The Freeze-Frame Revolution by Peter Watts

The Freeze-Frame RevolutionThe Freeze-Frame Revolution by Peter Watts
My rating: 3 of 5 stars

Hard-core sci-fi fans will appreciate the imagination and credible-sounding future tech in this one. The Eriophora, a craft that seems more like a modified planetoid powered by a black hole, is hurtling around the Milky Way for hundreds of thousands of years. Its crew of 3000 souls is in frozen suspended animation most of the time, and are sometimes referred to as meatsicles. The Chimp, an automated AI bot, wakes one “tribe” of humans every so often to assist with its main mission, building gates in the galaxy that apparently connect in some way to other gates or even back to earth, in order to make it possible for the human diaspora to spread galaxy-wide. Any individual human is thus awake only a day or two and then returned to animation for another century or millennium until needed again. In this way they age very slowly. Everyone on board is thousands of years old, but biologically only, say, in their thirties. There are no star ship battles or aliens. It’s all humans.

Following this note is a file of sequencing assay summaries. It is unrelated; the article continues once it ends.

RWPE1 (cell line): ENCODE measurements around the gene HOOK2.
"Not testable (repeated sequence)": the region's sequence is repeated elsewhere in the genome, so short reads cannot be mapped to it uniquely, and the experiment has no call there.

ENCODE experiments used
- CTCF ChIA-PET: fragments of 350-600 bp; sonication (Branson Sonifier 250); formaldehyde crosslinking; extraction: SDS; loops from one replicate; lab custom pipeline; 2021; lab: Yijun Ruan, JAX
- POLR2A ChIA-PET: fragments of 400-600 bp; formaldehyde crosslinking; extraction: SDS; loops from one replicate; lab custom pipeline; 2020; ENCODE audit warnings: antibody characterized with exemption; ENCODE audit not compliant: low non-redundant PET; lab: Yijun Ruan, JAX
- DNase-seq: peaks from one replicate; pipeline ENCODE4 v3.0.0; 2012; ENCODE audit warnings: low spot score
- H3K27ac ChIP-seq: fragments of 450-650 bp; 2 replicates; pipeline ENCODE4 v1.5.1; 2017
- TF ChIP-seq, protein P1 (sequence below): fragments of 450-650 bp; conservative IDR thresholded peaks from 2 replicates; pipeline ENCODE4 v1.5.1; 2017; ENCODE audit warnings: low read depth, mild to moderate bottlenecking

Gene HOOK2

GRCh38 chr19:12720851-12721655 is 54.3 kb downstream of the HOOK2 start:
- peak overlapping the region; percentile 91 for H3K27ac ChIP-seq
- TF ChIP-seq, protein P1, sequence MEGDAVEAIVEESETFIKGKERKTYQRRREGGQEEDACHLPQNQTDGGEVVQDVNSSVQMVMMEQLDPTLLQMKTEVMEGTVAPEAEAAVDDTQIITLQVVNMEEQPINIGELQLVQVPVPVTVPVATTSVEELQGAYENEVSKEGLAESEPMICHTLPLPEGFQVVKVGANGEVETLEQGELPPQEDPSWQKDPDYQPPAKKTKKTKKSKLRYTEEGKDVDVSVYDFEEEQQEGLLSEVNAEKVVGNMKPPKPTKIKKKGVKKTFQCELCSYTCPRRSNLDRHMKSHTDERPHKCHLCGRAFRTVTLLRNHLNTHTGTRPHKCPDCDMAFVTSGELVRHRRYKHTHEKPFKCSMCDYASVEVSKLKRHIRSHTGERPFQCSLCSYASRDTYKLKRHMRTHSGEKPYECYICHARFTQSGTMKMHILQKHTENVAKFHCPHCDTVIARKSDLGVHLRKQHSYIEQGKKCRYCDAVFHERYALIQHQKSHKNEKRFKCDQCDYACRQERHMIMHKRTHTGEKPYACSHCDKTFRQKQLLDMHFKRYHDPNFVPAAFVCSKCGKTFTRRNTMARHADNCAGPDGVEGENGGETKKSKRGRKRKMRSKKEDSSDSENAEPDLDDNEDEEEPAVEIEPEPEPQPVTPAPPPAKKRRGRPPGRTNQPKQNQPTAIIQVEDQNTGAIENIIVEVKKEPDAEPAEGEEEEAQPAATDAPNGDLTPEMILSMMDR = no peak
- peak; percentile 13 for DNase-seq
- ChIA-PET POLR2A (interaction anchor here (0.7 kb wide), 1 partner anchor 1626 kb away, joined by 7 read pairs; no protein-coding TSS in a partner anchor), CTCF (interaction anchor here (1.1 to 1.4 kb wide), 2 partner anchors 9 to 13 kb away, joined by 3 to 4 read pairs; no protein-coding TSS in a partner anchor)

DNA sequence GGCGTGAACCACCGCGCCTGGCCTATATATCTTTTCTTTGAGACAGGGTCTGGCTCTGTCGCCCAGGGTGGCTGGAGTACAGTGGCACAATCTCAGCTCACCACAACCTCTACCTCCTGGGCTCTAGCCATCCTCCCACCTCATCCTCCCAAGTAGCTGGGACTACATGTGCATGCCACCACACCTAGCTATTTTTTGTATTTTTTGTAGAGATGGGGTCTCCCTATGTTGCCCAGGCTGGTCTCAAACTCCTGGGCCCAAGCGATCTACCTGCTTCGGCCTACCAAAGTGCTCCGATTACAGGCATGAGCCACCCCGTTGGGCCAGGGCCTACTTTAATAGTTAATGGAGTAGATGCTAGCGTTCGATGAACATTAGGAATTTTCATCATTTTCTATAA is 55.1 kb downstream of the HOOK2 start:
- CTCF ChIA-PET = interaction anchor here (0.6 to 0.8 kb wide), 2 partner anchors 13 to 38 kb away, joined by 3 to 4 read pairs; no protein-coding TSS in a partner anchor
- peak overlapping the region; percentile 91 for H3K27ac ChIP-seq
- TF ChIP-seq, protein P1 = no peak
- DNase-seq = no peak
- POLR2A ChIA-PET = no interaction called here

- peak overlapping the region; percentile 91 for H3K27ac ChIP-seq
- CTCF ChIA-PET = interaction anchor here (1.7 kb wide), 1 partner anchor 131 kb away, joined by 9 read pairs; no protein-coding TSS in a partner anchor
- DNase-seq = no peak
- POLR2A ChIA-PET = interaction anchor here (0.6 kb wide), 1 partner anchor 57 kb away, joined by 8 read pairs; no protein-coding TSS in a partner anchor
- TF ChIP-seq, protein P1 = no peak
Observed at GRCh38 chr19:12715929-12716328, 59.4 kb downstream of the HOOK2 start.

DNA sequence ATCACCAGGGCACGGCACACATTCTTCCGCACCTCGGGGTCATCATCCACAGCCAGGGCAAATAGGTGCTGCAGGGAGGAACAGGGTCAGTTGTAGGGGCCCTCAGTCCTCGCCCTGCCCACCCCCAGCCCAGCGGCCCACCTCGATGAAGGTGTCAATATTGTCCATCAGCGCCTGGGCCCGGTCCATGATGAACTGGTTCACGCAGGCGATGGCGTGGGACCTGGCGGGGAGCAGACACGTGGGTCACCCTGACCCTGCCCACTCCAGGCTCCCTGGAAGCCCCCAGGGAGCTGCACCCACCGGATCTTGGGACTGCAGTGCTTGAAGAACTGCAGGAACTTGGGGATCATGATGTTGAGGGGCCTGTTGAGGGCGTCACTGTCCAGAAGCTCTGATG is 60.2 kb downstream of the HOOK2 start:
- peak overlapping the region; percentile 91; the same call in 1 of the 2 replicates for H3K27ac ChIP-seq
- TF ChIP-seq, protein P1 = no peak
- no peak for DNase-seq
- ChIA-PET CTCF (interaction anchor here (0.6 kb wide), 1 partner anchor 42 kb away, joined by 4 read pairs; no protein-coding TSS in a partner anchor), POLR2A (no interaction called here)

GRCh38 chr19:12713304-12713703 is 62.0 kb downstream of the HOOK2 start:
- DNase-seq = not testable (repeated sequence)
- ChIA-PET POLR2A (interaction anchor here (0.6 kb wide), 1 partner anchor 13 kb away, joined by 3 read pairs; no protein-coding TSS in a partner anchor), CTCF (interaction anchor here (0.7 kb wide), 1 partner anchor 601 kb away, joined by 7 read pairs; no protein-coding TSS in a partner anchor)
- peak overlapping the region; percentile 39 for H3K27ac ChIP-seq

A contingent of crew decides that life is not worth living under these conditions and seeks to rebel against the Chimp’s control. A rebellion of this sort poses many challenges since the conspirators are only awake a few days every century or three and the Chimp can see and hear everything. I liked the premise and Watts has a great touch with the jargon, although he admits in the Acknowledgments that it is all “handwavium.” This is a short novella, an easy read, and, I learned only from reviews, part of a series called the Sunflower cycle. You may want to explore that series and read them all in a different order. This is probably not the best one to start on if you plan to do that, but I enjoyed it as a stand-alone book.

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